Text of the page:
What is considered a deceptive loan practice?

I recently was approved for a home equity line of credit. When we were approved they said the loan will take 7-10 days. Unfortunately, we did not receive the loan in that time frame. We started making changes and getting things in order to receive the loan. By not getting the loan in the time frame they told us we had to put things on credit. Which made are debt to income ratio higher. The credit union took so long with the paperwork for the loan that they had to pull our credit again. Which ended up being a 4 difference from when we began. The credit union said we may not be able to receive the loan because of our debt to income ratio. Would this be considered deceptive practices? We received an email a couple weeks after starting the process saying we are approved for a home equity line of credit with a limit of $62,505. We have thought since they said we are approved that we were getting the loan.

Asked on August 22, 2018 under General Practice, Utah

Answers:

SJZ, Member, New York Bar / FreeAdvice Contributing Attorney

Answered 2 years ago | Contributor

It is not a deceptive practice; there is no guaranty of when you will get a loan, or even of getting it at all--those preapprovals you get in the mail are NOT gurantees of a loan, since no loan is guaranteed until after it goes through underwriting and the bank/lender actually guarantees it. While you may not have understood that, it was not deceptive; it's simply the case that no loan is ever guaranteed until you in fact have it, and lenders may take time to process it, or even decide to not loan to someone who received a mail preapproval.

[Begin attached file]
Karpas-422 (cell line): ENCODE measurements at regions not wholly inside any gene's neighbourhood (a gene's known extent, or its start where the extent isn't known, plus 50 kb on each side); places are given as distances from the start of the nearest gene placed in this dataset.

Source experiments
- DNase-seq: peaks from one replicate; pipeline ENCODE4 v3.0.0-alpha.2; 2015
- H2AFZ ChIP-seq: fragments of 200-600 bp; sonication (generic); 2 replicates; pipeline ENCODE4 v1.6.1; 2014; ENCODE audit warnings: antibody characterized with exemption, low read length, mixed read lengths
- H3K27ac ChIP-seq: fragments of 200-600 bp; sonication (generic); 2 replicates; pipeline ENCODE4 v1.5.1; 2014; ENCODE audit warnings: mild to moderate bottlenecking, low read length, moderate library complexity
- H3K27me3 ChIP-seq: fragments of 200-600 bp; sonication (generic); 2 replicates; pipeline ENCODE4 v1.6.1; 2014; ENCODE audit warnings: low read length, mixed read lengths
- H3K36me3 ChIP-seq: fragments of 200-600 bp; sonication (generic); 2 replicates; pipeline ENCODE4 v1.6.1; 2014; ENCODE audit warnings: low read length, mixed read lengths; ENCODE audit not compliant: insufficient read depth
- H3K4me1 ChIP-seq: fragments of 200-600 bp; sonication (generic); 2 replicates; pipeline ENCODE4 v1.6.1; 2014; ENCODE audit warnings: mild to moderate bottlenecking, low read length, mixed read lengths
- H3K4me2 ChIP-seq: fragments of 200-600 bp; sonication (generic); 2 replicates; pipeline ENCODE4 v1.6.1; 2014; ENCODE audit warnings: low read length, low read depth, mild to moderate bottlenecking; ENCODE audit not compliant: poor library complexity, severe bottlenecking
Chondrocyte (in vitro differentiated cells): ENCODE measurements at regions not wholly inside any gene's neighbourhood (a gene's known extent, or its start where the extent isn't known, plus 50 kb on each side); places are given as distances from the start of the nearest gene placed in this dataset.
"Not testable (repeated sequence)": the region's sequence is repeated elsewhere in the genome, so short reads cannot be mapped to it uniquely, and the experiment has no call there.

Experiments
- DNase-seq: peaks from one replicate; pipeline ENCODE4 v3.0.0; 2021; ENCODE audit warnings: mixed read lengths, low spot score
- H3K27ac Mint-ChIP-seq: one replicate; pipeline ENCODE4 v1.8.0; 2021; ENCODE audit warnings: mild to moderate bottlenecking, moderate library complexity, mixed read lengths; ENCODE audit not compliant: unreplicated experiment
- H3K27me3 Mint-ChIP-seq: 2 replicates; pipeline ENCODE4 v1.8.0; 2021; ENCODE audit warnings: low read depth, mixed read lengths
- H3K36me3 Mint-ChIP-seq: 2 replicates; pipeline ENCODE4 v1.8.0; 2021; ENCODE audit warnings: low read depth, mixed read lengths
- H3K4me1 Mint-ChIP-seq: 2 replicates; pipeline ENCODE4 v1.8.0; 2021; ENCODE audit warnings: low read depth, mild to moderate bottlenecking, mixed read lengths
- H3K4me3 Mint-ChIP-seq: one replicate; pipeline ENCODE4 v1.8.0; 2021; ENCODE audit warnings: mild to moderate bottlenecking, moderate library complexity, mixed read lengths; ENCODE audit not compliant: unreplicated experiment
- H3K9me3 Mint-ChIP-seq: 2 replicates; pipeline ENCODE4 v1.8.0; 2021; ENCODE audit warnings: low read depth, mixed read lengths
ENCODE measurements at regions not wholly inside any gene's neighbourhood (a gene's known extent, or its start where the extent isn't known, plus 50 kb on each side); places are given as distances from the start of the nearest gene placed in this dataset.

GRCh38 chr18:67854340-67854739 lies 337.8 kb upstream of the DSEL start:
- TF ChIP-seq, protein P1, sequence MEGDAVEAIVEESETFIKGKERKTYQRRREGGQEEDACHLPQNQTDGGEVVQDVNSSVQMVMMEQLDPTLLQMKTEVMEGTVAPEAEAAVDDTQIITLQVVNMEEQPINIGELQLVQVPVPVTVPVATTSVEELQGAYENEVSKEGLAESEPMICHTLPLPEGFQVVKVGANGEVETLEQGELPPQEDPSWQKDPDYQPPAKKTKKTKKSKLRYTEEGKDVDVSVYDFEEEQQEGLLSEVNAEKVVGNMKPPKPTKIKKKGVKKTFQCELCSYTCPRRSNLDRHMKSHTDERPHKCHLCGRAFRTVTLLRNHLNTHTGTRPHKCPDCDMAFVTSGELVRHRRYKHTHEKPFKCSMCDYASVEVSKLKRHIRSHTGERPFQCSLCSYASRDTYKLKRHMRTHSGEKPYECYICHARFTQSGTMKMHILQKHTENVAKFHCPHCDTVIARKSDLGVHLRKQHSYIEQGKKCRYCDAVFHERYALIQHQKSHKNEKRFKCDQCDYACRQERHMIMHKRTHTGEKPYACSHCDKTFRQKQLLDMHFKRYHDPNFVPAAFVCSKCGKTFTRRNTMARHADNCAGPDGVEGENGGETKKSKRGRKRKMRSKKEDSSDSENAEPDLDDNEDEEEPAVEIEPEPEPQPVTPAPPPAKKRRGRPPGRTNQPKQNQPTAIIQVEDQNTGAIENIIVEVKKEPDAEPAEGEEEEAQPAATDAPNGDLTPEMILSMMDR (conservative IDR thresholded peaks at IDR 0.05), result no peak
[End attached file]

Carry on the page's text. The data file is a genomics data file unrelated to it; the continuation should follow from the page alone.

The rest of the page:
Further, if you were not able to get the loan becuse you started putting things on credit, altering your debt-to-income ratio, that is not anything the lender is responsible for: it is something you voluntarily did. You did not have to borrow money while seeking loan approval (and in fact, it is strongly recommended that you don't).
Basically, you received nothing more in the mail than offer to apply for a loan, which you did. Nothing was committed to or guaranteed, and there was no deception, at least from a legal point of view.


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